WE&T Magazine

WET_cover1_September13-90Water Environment & Technology (WE&T) is the premier magazine for the water quality field. WE&T provides information on what professionals demand: cutting-edge technologies, innovative solutions, operations and maintenance, regulatory and legislative impacts, and professional development.


September 2013, Vol. 25, No.9

Featured Articles

Chicago to host WEFTEC 2013

WEFTEC preview art WEFTEC® — which will be held Oct. 5–9 in Chicago — is known for being the largest North American event of its kind. It draws more than 17,000 attendees each year. This year’s technical program will be one of the most comprehensive ever, offering 26 hands-on workshops, more than 140 sessions, and 10 facility tours. The exhibition will feature an estimated 1000 companies occupying more than 27,870 m2 (300,000 ft2) of space on the show floor. This year’s WEFTEC also features a number of new and enhanced events. Read More 


Greensboro experience

Feature 1 art In 2007, the City of Greensboro, N.C., began a project to add a second fluid-bed wastewater residual incinerator at its T.Z. Osborne Water Reclamation Facility. The project would provide the capacity to handle an additional 59 dry Mg/d (65 dry ton/d) of primary solids — the existing fluid-bed incinerator can handle 54 dry Mg/d (60 dry ton/d) — and to replace the existing fluid bed during scheduled maintenance. 


You’ve got grit-slurry problems. Now what?

feature 3 art

The purpose of preliminary treatment systems is to remove debris and grit from influent and protect downstream processes from these damaging materials. While screening devices remove debris, grit-removal processes remove smaller grit particles. Grit particles that accumulate and concentrate at the bottom of a grit-removal system are commonly referred to as “grit slurry.”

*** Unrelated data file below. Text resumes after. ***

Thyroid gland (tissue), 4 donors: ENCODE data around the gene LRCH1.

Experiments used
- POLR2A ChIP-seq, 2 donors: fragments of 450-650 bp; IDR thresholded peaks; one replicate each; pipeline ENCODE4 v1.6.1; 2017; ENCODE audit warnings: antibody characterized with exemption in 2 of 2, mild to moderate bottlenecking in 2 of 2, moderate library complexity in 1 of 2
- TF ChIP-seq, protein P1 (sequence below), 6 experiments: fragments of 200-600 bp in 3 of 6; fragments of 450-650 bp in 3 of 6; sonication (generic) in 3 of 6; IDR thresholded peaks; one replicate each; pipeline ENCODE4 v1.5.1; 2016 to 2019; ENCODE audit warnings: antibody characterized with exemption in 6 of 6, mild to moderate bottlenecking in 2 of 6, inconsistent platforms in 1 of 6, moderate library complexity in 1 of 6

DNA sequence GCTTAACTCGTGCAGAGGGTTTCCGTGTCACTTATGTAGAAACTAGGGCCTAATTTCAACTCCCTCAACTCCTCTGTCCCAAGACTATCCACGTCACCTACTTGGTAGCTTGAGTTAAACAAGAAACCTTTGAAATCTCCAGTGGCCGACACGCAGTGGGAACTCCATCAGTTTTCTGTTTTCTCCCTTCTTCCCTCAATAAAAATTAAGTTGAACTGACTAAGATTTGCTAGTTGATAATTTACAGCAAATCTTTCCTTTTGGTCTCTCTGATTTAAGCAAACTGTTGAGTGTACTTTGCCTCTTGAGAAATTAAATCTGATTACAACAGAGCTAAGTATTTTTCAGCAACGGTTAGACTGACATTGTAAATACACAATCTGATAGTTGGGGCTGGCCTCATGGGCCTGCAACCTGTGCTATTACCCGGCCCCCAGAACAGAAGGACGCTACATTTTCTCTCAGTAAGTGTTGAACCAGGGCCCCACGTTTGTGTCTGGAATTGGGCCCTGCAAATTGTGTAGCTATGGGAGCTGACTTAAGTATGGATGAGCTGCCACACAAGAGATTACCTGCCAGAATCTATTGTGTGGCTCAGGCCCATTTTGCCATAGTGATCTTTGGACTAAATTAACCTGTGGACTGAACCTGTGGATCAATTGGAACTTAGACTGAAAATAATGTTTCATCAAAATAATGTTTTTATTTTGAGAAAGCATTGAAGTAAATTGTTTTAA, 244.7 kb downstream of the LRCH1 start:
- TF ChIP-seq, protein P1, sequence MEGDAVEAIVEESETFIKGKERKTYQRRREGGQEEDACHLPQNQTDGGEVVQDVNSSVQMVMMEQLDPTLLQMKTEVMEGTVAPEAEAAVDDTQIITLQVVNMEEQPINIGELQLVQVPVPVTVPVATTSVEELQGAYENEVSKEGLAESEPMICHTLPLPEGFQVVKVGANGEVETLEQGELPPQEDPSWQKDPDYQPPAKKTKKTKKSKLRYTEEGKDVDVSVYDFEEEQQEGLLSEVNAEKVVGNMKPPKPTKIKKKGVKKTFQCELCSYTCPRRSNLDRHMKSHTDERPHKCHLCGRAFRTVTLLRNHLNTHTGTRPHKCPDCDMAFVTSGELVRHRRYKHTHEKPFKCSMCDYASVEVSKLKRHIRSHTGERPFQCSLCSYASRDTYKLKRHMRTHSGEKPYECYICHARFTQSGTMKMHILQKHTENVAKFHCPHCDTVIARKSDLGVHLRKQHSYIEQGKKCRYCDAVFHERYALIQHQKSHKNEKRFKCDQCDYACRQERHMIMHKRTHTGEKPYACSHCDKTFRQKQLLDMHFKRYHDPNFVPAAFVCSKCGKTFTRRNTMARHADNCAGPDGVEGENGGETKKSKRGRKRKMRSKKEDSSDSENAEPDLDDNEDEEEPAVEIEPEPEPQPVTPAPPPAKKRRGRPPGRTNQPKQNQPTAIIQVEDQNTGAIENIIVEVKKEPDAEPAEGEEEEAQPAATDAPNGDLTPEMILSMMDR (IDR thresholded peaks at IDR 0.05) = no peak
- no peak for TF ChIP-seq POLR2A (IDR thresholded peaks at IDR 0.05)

Ironically, a process that is intended to prevent or reduce downstream maintenance often is plagued with maintenance issues. Frequent problems include plugged grit-slurry collection sumps, plugged grit-slurry piping, failed grit-slurry pumps, and plugged grit-slurry concentrators.   



Measuring success by the half-inch


Milwaukee introduces green infrastructure plan 

When it rains, it pours — except in Milwaukee. 



Read more

Coming in the next issue:
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Grains of knowledge

At the outset of any project, someone is likely to say “First things first!” and then suggest where to begin. At a water resource recovery facility (WRRF), the first thing that happens to influent (usually) is screening and grit removal; yet rarely is grit and its effect on the overall treatment process considered first. 

The October issue has two feature articles that put grit in the proper perspective. The first focuses on analyzing the grit entering a facility. Grit characterization and performance testing, if conducted properly, enable professionals to determine how much grit is there — and more importantly — how it will behave. This information can help designers, owners, and operators better understand their challenges and arrive at effective solutions.